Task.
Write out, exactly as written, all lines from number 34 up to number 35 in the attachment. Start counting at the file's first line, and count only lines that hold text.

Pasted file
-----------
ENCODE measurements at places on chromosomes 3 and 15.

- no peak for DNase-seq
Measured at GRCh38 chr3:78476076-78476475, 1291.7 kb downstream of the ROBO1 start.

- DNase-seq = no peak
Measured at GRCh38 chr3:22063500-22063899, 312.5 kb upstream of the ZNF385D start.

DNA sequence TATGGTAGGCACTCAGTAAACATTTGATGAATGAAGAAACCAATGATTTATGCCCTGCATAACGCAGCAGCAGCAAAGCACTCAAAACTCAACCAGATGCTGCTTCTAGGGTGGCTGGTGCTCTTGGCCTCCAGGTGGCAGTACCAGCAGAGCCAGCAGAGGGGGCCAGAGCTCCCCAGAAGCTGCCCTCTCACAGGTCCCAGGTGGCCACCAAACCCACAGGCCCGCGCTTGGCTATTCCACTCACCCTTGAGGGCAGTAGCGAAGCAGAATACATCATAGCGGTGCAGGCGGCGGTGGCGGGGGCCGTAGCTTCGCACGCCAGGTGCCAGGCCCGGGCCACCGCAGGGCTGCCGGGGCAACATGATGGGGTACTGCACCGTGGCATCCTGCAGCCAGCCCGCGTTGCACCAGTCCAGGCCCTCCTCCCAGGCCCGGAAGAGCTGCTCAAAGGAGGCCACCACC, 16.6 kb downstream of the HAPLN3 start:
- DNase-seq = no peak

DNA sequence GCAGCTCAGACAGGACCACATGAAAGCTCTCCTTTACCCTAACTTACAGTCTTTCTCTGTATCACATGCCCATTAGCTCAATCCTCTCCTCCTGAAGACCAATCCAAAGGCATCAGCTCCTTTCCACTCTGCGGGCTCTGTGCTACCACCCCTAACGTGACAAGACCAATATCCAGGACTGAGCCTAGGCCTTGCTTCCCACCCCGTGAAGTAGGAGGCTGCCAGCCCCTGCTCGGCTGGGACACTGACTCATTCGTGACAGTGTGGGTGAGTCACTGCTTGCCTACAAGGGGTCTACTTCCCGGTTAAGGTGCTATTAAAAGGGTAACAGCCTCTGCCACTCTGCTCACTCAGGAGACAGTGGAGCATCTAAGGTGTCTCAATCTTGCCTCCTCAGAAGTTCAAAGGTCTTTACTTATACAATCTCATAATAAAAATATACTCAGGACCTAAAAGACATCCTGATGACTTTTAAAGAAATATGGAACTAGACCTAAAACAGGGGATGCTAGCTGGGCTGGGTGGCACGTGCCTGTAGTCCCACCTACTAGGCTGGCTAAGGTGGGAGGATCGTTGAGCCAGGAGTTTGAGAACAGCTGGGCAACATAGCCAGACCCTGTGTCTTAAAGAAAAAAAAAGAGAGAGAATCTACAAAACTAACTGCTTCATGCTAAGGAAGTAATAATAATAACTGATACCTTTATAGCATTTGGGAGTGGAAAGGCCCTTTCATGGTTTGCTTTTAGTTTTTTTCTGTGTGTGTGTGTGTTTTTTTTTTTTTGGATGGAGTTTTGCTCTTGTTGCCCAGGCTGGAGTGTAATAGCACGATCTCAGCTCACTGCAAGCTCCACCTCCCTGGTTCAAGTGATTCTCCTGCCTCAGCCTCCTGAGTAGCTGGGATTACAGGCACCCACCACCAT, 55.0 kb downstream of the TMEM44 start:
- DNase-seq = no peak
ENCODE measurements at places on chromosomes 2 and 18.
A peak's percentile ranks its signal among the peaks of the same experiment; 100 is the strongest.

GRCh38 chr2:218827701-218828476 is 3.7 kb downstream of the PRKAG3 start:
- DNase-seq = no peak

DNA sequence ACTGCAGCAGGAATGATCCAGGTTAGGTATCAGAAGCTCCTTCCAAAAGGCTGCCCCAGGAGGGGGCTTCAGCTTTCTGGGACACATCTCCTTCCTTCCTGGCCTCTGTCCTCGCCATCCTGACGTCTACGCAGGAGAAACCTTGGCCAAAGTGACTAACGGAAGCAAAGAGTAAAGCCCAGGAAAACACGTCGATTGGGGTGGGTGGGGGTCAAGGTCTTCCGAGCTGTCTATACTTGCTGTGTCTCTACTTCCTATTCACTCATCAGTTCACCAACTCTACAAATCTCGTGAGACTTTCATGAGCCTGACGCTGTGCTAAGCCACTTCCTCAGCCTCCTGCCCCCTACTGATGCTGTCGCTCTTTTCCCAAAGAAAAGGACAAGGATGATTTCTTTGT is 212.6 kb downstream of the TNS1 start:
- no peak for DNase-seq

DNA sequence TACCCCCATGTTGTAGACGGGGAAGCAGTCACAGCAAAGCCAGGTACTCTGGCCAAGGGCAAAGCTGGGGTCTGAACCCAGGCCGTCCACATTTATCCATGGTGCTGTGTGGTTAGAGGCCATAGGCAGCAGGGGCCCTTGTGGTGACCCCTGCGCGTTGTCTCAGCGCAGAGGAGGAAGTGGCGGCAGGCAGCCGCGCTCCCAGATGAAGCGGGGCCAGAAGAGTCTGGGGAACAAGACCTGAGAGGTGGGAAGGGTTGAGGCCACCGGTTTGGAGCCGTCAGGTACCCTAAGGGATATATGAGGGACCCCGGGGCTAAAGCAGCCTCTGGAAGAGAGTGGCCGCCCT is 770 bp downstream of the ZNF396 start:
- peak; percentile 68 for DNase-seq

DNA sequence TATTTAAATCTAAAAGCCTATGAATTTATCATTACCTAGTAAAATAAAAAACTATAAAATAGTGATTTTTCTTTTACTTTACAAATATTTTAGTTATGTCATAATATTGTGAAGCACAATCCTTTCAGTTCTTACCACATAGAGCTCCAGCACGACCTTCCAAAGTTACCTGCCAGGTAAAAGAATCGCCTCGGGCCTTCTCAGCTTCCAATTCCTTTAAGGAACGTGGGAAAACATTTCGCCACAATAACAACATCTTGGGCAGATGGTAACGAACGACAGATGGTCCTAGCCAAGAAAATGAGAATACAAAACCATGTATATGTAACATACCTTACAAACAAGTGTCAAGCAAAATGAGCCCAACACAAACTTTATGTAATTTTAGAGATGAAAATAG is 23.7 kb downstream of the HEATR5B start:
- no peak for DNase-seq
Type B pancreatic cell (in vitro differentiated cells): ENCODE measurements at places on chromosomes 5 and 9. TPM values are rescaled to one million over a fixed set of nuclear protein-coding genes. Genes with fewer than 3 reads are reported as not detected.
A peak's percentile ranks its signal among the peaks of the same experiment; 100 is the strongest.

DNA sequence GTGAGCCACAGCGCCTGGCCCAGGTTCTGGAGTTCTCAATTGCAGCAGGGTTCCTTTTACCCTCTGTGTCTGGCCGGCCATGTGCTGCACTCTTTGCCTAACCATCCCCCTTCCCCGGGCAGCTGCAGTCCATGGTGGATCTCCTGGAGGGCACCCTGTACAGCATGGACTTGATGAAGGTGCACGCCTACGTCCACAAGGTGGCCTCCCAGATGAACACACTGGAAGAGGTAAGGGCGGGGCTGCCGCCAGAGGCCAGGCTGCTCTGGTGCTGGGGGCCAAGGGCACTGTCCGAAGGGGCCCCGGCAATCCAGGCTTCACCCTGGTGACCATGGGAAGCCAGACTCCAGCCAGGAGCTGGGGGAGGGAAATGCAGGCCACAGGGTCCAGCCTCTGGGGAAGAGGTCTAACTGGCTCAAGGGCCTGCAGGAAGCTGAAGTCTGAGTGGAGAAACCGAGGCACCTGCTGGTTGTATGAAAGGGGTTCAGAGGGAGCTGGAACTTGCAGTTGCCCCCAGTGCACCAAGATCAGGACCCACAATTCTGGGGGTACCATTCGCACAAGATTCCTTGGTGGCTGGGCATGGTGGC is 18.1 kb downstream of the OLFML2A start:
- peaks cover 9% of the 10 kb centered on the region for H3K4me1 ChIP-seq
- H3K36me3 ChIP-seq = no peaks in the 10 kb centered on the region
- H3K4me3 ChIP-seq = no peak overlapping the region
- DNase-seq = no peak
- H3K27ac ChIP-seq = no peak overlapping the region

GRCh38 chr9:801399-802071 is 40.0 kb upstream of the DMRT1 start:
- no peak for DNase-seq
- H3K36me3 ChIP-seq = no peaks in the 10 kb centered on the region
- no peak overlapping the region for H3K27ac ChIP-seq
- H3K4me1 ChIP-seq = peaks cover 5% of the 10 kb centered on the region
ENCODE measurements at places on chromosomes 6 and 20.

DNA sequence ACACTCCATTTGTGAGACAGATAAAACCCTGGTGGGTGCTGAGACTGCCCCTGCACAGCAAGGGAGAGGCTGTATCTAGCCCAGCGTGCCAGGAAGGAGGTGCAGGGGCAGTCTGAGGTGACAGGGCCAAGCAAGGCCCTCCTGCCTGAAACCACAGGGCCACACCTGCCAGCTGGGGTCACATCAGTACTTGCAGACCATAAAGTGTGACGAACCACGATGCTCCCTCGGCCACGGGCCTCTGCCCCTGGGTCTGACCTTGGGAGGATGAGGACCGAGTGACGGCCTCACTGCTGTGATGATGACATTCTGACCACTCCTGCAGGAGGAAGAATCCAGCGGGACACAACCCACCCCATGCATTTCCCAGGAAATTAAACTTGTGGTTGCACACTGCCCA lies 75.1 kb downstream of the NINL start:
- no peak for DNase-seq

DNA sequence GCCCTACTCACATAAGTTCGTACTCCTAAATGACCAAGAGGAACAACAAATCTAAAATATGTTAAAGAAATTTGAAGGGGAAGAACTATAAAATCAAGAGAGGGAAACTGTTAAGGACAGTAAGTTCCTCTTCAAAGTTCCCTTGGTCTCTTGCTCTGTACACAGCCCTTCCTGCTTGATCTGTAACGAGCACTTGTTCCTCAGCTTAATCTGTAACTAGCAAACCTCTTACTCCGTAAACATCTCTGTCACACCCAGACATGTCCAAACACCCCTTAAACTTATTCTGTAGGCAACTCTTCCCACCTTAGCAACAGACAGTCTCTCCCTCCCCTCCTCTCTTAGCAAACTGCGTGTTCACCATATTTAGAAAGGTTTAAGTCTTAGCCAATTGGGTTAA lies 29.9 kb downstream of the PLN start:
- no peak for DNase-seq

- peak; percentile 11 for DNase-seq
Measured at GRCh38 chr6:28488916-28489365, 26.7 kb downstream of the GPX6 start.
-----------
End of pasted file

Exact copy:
DNA sequence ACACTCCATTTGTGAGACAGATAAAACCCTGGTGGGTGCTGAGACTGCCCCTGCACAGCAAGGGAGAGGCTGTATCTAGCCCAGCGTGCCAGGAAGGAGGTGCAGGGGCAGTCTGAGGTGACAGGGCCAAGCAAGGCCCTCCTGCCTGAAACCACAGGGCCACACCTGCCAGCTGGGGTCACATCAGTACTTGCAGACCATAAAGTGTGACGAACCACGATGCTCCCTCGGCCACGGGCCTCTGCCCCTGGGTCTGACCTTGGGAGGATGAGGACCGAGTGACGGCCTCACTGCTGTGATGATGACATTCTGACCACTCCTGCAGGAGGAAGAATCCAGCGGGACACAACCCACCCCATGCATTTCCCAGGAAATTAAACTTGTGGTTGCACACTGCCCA lies 75.1 kb downstream of the NINL start:
- no peak for DNase-seq